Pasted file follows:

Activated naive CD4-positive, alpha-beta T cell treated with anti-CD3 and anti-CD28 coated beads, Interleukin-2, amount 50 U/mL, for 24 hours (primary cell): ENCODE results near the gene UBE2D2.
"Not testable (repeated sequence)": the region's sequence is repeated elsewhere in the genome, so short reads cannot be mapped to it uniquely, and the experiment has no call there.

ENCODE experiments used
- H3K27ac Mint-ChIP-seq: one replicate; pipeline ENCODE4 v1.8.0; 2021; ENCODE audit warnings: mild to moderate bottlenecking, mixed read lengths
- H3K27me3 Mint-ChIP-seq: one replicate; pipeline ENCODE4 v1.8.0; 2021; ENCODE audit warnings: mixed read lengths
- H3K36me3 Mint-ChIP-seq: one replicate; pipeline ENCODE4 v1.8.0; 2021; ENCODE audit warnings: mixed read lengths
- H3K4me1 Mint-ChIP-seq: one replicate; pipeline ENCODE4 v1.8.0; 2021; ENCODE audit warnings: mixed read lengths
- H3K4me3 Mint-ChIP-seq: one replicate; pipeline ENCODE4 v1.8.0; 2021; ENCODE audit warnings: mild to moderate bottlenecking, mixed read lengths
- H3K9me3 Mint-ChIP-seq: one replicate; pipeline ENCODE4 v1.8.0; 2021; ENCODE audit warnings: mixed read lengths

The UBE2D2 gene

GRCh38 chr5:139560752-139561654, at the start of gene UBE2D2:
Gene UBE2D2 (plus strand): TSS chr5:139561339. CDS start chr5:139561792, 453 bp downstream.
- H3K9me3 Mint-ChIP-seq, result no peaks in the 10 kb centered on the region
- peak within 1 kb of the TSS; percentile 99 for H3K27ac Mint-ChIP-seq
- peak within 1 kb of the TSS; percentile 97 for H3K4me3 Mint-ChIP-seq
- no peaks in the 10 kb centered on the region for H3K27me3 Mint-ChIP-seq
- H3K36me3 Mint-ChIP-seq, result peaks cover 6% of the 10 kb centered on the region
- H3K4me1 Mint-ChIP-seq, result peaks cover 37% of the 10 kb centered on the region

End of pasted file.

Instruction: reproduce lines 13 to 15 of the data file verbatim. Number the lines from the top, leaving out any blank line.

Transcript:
- H3K9me3 Mint-ChIP-seq, result no peaks in the 10 kb centered on the region
- peak within 1 kb of the TSS; percentile 99 for H3K27ac Mint-ChIP-seq
- peak within 1 kb of the TSS; percentile 97 for H3K4me3 Mint-ChIP-seq